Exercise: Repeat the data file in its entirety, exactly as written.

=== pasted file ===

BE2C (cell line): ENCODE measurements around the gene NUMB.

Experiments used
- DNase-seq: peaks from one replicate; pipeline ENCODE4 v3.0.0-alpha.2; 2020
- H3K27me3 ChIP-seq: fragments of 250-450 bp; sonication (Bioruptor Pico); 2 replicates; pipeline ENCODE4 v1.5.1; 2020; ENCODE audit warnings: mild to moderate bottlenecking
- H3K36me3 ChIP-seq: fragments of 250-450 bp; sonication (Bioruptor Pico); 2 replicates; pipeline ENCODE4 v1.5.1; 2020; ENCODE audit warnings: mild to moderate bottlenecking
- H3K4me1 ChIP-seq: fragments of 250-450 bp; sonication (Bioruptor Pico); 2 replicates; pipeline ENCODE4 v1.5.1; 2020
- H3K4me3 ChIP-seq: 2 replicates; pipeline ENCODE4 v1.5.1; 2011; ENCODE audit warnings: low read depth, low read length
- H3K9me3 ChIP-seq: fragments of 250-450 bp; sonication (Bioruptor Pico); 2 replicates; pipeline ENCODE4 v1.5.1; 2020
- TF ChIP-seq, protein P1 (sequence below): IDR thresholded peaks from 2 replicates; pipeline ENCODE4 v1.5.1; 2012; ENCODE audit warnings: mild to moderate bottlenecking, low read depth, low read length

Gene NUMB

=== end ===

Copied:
BE2C (cell line): ENCODE measurements around the gene NUMB.

Experiments used
- DNase-seq: peaks from one replicate; pipeline ENCODE4 v3.0.0-alpha.2; 2020
- H3K27me3 ChIP-seq: fragments of 250-450 bp; sonication (Bioruptor Pico); 2 replicates; pipeline ENCODE4 v1.5.1; 2020; ENCODE audit warnings: mild to moderate bottlenecking
- H3K36me3 ChIP-seq: fragments of 250-450 bp; sonication (Bioruptor Pico); 2 replicates; pipeline ENCODE4 v1.5.1; 2020; ENCODE audit warnings: mild to moderate bottlenecking
- H3K4me1 ChIP-seq: fragments of 250-450 bp; sonication (Bioruptor Pico); 2 replicates; pipeline ENCODE4 v1.5.1; 2020
- H3K4me3 ChIP-seq: 2 replicates; pipeline ENCODE4 v1.5.1; 2011; ENCODE audit warnings: low read depth, low read length
- H3K9me3 ChIP-seq: fragments of 250-450 bp; sonication (Bioruptor Pico); 2 replicates; pipeline ENCODE4 v1.5.1; 2020
- TF ChIP-seq, protein P1 (sequence below): IDR thresholded peaks from 2 replicates; pipeline ENCODE4 v1.5.1; 2012; ENCODE audit warnings: mild to moderate bottlenecking, low read depth, low read length

Gene NUMB